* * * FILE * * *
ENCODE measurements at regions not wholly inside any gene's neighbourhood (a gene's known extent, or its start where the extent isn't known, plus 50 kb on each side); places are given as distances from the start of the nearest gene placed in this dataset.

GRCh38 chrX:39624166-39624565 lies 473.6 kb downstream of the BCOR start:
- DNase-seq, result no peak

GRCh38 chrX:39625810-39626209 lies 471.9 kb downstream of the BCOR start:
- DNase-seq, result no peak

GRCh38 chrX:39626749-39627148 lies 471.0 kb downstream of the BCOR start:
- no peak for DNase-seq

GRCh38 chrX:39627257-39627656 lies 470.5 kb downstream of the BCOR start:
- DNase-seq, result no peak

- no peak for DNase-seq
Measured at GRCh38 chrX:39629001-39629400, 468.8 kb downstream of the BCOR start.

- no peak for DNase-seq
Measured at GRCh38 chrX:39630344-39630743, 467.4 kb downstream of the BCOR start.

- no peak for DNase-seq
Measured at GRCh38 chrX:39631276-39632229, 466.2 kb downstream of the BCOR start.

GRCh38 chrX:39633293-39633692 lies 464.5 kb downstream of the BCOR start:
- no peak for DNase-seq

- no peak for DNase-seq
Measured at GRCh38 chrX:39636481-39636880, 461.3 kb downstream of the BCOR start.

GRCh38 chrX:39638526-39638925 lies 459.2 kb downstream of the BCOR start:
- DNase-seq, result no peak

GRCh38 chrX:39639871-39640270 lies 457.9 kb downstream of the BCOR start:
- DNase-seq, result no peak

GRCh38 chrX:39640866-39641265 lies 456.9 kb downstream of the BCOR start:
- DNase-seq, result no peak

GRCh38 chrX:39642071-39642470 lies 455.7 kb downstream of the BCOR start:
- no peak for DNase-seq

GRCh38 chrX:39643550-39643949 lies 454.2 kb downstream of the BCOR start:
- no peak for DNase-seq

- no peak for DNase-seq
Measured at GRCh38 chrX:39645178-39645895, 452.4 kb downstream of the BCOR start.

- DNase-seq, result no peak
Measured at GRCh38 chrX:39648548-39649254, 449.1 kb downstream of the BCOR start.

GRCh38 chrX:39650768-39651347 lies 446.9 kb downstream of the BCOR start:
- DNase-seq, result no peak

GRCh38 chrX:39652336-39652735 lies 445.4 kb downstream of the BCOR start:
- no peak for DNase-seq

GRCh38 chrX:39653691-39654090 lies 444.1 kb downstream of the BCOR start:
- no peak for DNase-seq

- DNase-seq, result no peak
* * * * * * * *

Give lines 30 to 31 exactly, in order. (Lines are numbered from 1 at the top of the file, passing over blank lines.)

- no peak for DNase-seq
Measured at GRCh38 chrX:39645178-39645895, 452.4 kb downstream of the BCOR start.